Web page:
“This whole notion of endless power with little to no waste, it just sounds too good to be true.”

Proponents of ITER note that the amount of lithium and water needed is minimal, especially compared to the extractive industries that exist today. The plant is expected to need only 550 pounds of fuel a year, half from the isotopes they need from water and half from the isotopes they need from lithium. Schuster notes that most of the water needed for this process would be returned to its source. That’s because researchers need only a specific molecule from the water. These materials won’t be the main issue with nuclear fusion, said Egemen Kolemen, an assistant professor of mechanical and aerospace engineering at Princeton University who is also working on the plant.

“The real issue is going to be the nuclear safety issues,” Kolemen said. “Even though it doesn’t have this runaway type of [reaction], there is still going to be some sort of nuclear reactions… that are going to have low levels, but still some, nuclear waste of sorts.”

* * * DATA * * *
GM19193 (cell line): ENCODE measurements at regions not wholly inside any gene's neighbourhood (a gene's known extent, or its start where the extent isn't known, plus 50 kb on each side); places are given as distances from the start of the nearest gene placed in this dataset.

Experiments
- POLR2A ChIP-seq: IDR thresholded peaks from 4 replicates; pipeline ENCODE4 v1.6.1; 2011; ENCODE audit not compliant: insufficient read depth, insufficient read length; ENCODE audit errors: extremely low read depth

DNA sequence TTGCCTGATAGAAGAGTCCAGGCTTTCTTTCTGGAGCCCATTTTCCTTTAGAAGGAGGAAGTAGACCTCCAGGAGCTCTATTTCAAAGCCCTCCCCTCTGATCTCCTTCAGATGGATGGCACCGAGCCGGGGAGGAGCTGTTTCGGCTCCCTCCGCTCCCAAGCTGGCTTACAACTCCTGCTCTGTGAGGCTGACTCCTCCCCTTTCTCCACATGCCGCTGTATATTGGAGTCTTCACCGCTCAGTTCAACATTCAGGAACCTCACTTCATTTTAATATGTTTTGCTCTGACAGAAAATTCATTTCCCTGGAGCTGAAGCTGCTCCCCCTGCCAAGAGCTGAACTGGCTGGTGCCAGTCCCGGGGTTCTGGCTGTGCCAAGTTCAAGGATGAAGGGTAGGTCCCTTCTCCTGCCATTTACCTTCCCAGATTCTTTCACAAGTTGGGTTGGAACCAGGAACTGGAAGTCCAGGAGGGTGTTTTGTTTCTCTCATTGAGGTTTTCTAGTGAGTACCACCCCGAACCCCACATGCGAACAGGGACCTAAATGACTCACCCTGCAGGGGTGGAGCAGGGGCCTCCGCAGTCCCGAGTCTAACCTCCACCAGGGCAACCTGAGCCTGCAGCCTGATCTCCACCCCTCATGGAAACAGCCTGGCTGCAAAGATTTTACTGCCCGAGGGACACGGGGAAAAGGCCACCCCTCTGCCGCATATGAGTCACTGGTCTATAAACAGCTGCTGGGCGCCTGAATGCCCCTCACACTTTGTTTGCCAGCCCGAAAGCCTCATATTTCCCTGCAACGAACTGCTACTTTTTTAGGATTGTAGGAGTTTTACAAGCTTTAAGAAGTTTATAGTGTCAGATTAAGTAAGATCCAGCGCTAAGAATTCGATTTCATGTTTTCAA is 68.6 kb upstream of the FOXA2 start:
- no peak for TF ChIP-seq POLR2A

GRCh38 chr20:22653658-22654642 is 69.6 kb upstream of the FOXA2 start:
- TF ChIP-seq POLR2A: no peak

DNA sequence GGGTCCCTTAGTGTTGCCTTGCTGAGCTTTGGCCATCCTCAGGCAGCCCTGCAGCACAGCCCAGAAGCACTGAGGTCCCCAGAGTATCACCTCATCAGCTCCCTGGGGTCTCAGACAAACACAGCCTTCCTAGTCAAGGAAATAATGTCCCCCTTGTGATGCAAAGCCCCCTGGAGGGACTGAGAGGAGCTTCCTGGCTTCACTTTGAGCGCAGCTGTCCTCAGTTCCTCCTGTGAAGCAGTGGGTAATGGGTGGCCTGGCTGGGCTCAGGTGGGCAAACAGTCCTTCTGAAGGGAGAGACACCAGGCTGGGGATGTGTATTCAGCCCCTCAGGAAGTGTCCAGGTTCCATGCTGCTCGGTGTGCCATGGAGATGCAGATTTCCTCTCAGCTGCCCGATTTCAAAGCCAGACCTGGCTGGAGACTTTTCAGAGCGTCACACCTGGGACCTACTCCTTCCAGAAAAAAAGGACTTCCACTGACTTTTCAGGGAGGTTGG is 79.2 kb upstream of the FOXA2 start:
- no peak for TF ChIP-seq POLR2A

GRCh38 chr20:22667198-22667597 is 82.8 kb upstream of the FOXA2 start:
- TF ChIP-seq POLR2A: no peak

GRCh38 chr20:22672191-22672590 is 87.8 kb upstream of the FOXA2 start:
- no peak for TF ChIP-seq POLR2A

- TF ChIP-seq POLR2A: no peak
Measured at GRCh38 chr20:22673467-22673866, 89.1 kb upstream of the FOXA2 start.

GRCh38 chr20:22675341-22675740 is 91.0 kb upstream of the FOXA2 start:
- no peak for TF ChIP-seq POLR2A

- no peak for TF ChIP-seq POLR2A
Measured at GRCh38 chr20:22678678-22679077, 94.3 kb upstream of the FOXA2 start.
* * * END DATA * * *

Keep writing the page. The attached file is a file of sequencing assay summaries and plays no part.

The construction of ITER certainly does mark a new chapter in the world’s energy sector. It marks a moment of technological breakthrough and scientific accomplishment, but it won’t save us by itself. No new energy source can. At the heart of the climate crisis is human behaviour. If we’re to survive it — and, more importantly, solve it — we need to take a long, hard look in the mirror. Reducing emissions will require more than finding the perfect clean energy source; it will need a massive shift in human behaviour, lowering our emissions through energy efficiency and less consumption.

Then again, emissions aren’t everything. If we’re lowering our carbon footprint without protecting the health of vulnerable communities, what good is it after all? A nuclear future needs a justice and equity lens if it’s to actually be successful. Otherwise, it’ll be another damaging industry. The world already has enough of those.  The construction of ITER certainly does mark a new chapter in the world’s energy sector. It marks a moment of technological breakthrough and scientific accomplishment, but it won’t save us by itself. No new energy source can. At the heart of the climate crisis is human behaviour. If we’re to survive it — and, more importantly, solve it — we need to take a long, hard look in the mirror. Reducing emissions will require more than finding the perfect clean energy source; it will need a massive shift in human behaviour, lowering our emissions through energy efficiency and less consumption.